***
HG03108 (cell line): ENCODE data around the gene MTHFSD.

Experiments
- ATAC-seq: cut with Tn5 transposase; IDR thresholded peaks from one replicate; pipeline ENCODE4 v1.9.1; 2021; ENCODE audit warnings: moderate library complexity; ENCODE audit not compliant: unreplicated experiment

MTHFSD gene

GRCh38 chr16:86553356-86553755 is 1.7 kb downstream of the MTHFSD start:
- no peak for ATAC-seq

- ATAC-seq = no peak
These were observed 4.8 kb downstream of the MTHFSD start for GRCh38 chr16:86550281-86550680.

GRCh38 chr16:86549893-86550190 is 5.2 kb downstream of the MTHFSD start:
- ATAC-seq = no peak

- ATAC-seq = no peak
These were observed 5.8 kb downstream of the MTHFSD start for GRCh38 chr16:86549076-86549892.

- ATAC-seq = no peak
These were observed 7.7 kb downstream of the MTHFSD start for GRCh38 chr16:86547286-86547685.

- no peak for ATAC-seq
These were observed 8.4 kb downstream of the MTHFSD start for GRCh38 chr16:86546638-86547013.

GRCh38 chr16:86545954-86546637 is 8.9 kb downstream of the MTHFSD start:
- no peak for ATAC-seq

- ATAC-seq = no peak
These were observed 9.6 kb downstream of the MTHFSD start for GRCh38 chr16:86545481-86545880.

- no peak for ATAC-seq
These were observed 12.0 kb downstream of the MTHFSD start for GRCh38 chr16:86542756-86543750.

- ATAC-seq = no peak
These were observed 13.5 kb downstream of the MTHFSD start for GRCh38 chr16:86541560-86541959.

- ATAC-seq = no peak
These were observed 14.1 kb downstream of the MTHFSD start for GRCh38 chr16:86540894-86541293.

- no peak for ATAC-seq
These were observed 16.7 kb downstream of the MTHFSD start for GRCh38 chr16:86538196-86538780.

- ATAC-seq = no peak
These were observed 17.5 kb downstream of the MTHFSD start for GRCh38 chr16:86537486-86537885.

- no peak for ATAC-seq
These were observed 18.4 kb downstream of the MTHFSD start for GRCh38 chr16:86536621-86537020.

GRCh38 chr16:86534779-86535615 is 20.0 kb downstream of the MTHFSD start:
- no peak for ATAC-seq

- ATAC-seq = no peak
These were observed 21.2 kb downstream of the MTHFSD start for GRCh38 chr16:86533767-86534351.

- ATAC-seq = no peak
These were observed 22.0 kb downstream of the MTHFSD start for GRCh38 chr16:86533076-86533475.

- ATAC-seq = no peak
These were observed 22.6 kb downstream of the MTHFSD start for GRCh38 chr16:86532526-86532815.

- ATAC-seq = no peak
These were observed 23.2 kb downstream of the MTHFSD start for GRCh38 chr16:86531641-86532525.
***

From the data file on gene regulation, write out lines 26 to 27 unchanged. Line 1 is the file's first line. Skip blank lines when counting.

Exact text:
These were observed 14.1 kb downstream of the MTHFSD start for GRCh38 chr16:86540894-86541293.

- no peak for ATAC-seq